Component Reference

The following is an example of a custom component that has been created using the Geocortex Web SDK. In general, Geocortex Web components are functional React components extended with a few new behaviors and patterns.

import React, { useState } from "react";
import {
LayoutElement,
LayoutElementProperties,
} from "@vertigis/web/components";
import List from "@vertigis/web/ui/List";
import ListItem from "@vertigis/web/ui/ListItem";
import TitleBar from "@vertigis/web/ui/TitleBar";
import Button from "@vertigis/web/ui/Button";
import { useWatchAndRerender } from "@vertigis/web/ui";
import DialogActions from "@vertigis/web/ui/DialogActions";
import ExampleComponentModel from "./ExampleComponentModel";
export default function ExampleComponent(
props: LayoutElementProperties<ExampleComponentModel>
) {
const { model } = props;
const [hidden, setHidden] = useState(false);
useWatchAndRerender(model, "items");
return (
<LayoutElement {...props}>
<List>
<DialogActions key="dialog-actions">
<TitleBar text="Some Title"></TitleBar>
{hidden && (
<Button onClick={() => setHidden(false)}>
Show Component
</Button>
)}
{!hidden && (
<Button onClick={() => setHidden(true)}>
Hide Component
</Button>
)}
</DialogActions>
{!hidden &&
model.items
.map((item, idx) => (
<ListItem key={idx}>{item}</ListItem>
))
.toArray()}
</List>
</LayoutElement>
);
}

Component Registration#

All components need to be registered with the Geocortex Web API in order to be used in a layout.

export default function (registry: LibraryRegistry) {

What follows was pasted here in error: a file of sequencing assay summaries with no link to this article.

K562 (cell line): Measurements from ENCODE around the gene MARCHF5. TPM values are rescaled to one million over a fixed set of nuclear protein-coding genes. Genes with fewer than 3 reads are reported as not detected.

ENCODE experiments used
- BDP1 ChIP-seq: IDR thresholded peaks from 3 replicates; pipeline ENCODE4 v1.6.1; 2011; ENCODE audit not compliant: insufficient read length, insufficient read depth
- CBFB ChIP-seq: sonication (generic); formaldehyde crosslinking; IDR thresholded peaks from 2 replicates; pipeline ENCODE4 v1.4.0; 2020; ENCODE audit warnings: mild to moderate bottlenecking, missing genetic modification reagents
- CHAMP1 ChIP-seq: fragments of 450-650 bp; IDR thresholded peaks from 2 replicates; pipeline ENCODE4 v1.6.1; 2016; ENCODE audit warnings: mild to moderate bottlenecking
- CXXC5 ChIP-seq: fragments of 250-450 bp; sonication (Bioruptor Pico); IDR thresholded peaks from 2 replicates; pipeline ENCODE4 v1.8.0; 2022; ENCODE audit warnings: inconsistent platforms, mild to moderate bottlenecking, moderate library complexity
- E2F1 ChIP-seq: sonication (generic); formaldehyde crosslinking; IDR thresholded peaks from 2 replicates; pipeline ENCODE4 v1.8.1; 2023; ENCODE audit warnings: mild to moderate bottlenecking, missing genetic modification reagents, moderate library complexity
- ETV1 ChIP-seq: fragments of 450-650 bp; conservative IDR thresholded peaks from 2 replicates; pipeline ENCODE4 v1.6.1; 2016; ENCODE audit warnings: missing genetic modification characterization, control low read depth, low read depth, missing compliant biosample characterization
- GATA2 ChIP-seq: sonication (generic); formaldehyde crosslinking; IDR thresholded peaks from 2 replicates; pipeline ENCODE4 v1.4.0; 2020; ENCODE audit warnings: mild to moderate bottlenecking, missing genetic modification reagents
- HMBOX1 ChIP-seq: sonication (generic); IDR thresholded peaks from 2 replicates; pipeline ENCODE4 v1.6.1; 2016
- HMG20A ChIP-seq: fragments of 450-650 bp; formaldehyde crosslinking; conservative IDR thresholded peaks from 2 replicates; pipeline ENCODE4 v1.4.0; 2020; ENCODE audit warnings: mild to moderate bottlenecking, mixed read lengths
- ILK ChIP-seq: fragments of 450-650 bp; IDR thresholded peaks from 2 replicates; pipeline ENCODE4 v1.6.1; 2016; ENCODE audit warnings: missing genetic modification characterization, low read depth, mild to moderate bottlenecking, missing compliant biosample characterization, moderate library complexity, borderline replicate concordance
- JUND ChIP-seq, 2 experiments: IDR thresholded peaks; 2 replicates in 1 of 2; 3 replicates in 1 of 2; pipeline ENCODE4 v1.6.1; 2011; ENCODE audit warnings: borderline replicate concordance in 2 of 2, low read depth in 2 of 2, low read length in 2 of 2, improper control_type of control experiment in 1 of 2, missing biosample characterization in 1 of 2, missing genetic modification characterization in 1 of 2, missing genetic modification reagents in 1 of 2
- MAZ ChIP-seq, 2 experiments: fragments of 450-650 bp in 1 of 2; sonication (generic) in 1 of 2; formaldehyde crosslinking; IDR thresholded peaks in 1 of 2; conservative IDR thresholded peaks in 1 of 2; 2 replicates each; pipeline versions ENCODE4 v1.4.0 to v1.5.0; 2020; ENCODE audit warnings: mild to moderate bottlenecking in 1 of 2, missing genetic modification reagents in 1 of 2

// ... other item registrations
registry.registerComponent({
// The name used to identify the component in the layout
name: "example",
// The namespace used to identify the component in the layout.
namespace: "custom.abc123",
// The class corresponding to the React Functional Component
getComponentType: () => ExampleComponent,
// The model type this component is bound to.
itemType: "example-model",
title: "Example Component",
});

Components and Layout#

Once a component has been registered, it can be used in a layout by referring it by name and namespace.

<?xml version="1.0" encoding="UTF-8"?>
<layout xmlns="https://geocortex.com/layout/v1" xmlns:custom="custom.abc123">
<custom:example/>
</layout>

Component Anatomy#

At its core, each custom component is a React component that takes in props and renders a DOM element. However, custom components can implement a couple of patterns which are specific to Geocortex Web.

Rendering#

Geocortex Web custom components return a DOM element, like any other React component, but with one restriction. The root DOM element must be a <LayoutElement/> node with all the layout attributes passed as props.

export default function ExampleComponent(
props: LayoutElementProperties<ExampleComponentModel>
) {
return (
<LayoutElement {...props}>
<p>Some Content</p>
</LayoutElement>
);
}

Props#

Custom components take in a special type of props, LayoutElementProperties. These props include the React props but also include props specific to the SDK, such as;

  • The model associated with the component,
  • The ID of the component in the layout
  • The width and height, along with other presentation attributes in the layout

The LayoutElementProperties interface takes in ComponentModelBase type class corresponding to the model associated with the component. This will give the props.model property the correct type.

export default function ExampleComponent(
props: LayoutElementProperties<ExampleComponentModel>
) {
const { model, id, width, height, slot, stretch } = props;
...
}

State#